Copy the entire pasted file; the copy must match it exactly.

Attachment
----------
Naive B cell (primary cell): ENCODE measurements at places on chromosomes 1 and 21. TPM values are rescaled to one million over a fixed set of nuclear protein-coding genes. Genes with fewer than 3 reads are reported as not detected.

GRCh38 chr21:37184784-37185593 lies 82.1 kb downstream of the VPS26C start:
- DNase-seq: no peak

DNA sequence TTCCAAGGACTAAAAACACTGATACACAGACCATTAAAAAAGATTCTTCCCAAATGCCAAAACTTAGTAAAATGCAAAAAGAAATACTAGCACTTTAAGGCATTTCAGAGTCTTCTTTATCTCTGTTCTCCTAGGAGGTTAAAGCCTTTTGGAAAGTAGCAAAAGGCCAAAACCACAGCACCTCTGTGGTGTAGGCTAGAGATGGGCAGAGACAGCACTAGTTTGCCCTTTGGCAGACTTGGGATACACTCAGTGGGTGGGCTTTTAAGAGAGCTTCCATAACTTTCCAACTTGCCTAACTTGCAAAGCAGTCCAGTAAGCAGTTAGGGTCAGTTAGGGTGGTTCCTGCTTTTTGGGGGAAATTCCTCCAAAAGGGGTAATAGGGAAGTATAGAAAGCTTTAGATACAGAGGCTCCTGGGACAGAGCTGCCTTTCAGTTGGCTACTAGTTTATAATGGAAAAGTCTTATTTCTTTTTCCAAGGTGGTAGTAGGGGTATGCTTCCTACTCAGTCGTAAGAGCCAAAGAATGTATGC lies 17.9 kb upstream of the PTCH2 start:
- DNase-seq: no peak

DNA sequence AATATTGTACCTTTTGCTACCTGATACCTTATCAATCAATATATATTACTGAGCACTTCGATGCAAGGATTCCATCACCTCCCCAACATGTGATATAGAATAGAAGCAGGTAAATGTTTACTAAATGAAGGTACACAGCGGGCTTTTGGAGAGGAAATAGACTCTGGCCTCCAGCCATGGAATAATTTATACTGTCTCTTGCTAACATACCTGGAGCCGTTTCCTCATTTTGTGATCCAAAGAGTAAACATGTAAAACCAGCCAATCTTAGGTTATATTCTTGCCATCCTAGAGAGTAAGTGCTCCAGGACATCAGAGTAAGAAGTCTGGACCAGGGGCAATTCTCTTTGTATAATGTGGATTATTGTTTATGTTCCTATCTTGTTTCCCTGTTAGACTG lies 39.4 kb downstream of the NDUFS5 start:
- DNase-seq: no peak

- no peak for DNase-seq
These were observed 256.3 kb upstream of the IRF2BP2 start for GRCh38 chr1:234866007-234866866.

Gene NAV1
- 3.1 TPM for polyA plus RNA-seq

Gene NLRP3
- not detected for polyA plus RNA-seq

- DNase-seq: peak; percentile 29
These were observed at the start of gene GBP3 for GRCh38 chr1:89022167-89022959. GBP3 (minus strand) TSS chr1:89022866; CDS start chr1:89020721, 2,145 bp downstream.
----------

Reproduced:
Naive B cell (primary cell): ENCODE measurements at places on chromosomes 1 and 21. TPM values are rescaled to one million over a fixed set of nuclear protein-coding genes. Genes with fewer than 3 reads are reported as not detected.

GRCh38 chr21:37184784-37185593 lies 82.1 kb downstream of the VPS26C start:
- DNase-seq: no peak

DNA sequence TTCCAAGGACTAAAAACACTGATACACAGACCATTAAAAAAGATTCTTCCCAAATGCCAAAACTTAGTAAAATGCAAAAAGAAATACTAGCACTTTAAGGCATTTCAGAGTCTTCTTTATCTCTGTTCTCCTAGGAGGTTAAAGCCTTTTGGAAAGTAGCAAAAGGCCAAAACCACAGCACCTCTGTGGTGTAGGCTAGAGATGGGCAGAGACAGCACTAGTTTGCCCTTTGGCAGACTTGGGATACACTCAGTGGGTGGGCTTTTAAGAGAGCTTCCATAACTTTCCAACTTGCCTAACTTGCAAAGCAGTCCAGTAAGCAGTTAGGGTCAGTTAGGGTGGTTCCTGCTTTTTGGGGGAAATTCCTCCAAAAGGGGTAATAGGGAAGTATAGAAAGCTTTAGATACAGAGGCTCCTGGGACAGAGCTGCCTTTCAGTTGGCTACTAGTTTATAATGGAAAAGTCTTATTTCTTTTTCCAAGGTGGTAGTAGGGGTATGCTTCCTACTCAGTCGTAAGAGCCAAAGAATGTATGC lies 17.9 kb upstream of the PTCH2 start:
- DNase-seq: no peak

DNA sequence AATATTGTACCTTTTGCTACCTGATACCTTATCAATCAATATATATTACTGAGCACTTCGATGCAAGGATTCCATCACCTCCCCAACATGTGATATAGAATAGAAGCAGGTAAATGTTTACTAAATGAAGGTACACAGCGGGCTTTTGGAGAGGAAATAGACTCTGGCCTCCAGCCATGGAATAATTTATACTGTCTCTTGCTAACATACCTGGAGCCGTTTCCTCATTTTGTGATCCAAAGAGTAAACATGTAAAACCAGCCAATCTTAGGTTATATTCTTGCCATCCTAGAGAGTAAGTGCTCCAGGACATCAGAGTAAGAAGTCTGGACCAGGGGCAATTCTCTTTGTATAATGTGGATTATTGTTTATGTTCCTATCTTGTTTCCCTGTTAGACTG lies 39.4 kb downstream of the NDUFS5 start:
- DNase-seq: no peak

- no peak for DNase-seq
These were observed 256.3 kb upstream of the IRF2BP2 start for GRCh38 chr1:234866007-234866866.

Gene NAV1
- 3.1 TPM for polyA plus RNA-seq

Gene NLRP3
- not detected for polyA plus RNA-seq

- DNase-seq: peak; percentile 29
These were observed at the start of gene GBP3 for GRCh38 chr1:89022167-89022959. GBP3 (minus strand) TSS chr1:89022866; CDS start chr1:89020721, 2,145 bp downstream.